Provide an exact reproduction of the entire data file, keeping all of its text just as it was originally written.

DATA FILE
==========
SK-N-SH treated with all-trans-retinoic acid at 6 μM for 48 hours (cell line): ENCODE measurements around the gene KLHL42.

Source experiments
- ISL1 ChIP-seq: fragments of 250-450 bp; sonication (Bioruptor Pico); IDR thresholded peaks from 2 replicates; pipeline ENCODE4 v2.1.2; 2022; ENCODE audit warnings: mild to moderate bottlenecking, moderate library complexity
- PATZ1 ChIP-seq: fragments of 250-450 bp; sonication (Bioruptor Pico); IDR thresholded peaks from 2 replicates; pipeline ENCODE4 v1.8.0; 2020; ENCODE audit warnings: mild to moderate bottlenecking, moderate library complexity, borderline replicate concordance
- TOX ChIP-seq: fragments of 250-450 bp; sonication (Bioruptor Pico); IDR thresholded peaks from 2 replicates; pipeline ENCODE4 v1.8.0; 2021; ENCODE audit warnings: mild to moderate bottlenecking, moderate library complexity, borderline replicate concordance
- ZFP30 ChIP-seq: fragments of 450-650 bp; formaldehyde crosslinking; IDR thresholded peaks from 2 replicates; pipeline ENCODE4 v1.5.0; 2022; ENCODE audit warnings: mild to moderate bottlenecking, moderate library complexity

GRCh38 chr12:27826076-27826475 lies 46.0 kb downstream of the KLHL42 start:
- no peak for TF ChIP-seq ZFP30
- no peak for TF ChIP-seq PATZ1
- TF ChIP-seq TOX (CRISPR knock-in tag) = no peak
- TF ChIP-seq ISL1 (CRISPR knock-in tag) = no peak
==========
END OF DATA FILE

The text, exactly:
SK-N-SH treated with all-trans-retinoic acid at 6 μM for 48 hours (cell line): ENCODE measurements around the gene KLHL42.

Source experiments
- ISL1 ChIP-seq: fragments of 250-450 bp; sonication (Bioruptor Pico); IDR thresholded peaks from 2 replicates; pipeline ENCODE4 v2.1.2; 2022; ENCODE audit warnings: mild to moderate bottlenecking, moderate library complexity
- PATZ1 ChIP-seq: fragments of 250-450 bp; sonication (Bioruptor Pico); IDR thresholded peaks from 2 replicates; pipeline ENCODE4 v1.8.0; 2020; ENCODE audit warnings: mild to moderate bottlenecking, moderate library complexity, borderline replicate concordance
- TOX ChIP-seq: fragments of 250-450 bp; sonication (Bioruptor Pico); IDR thresholded peaks from 2 replicates; pipeline ENCODE4 v1.8.0; 2021; ENCODE audit warnings: mild to moderate bottlenecking, moderate library complexity, borderline replicate concordance
- ZFP30 ChIP-seq: fragments of 450-650 bp; formaldehyde crosslinking; IDR thresholded peaks from 2 replicates; pipeline ENCODE4 v1.5.0; 2022; ENCODE audit warnings: mild to moderate bottlenecking, moderate library complexity

GRCh38 chr12:27826076-27826475 lies 46.0 kb downstream of the KLHL42 start:
- no peak for TF ChIP-seq ZFP30
- no peak for TF ChIP-seq PATZ1
- TF ChIP-seq TOX (CRISPR knock-in tag) = no peak
- TF ChIP-seq ISL1 (CRISPR knock-in tag) = no peak